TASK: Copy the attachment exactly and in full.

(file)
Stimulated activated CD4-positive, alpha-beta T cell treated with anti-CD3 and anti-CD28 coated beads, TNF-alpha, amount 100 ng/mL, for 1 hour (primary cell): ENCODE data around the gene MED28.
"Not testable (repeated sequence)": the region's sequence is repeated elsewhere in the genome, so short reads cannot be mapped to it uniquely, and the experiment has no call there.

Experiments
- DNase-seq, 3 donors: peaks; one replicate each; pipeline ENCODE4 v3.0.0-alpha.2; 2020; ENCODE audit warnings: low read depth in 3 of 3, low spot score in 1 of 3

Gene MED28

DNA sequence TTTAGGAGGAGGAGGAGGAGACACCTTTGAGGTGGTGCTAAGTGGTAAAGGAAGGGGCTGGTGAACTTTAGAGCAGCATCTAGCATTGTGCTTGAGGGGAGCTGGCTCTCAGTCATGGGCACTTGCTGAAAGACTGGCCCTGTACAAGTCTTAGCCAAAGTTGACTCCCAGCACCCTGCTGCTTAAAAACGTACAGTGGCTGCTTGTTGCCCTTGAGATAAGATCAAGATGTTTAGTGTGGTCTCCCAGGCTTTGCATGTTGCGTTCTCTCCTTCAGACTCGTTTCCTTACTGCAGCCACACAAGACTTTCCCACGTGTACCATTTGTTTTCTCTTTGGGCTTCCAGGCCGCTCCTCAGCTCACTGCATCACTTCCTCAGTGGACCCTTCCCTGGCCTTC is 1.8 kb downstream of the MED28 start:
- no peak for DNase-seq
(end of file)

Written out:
Stimulated activated CD4-positive, alpha-beta T cell treated with anti-CD3 and anti-CD28 coated beads, TNF-alpha, amount 100 ng/mL, for 1 hour (primary cell): ENCODE data around the gene MED28.
"Not testable (repeated sequence)": the region's sequence is repeated elsewhere in the genome, so short reads cannot be mapped to it uniquely, and the experiment has no call there.

Experiments
- DNase-seq, 3 donors: peaks; one replicate each; pipeline ENCODE4 v3.0.0-alpha.2; 2020; ENCODE audit warnings: low read depth in 3 of 3, low spot score in 1 of 3

Gene MED28

DNA sequence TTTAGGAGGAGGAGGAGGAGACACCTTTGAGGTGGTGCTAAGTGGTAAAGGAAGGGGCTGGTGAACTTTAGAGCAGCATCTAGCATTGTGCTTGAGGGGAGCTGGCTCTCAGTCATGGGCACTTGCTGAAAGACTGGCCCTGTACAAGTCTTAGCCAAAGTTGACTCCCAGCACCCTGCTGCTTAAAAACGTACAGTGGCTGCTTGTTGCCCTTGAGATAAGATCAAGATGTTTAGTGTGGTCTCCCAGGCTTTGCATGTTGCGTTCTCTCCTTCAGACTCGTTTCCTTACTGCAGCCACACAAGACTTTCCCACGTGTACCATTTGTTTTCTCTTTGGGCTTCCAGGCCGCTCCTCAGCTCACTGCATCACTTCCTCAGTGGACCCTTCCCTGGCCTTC is 1.8 kb downstream of the MED28 start:
- no peak for DNase-seq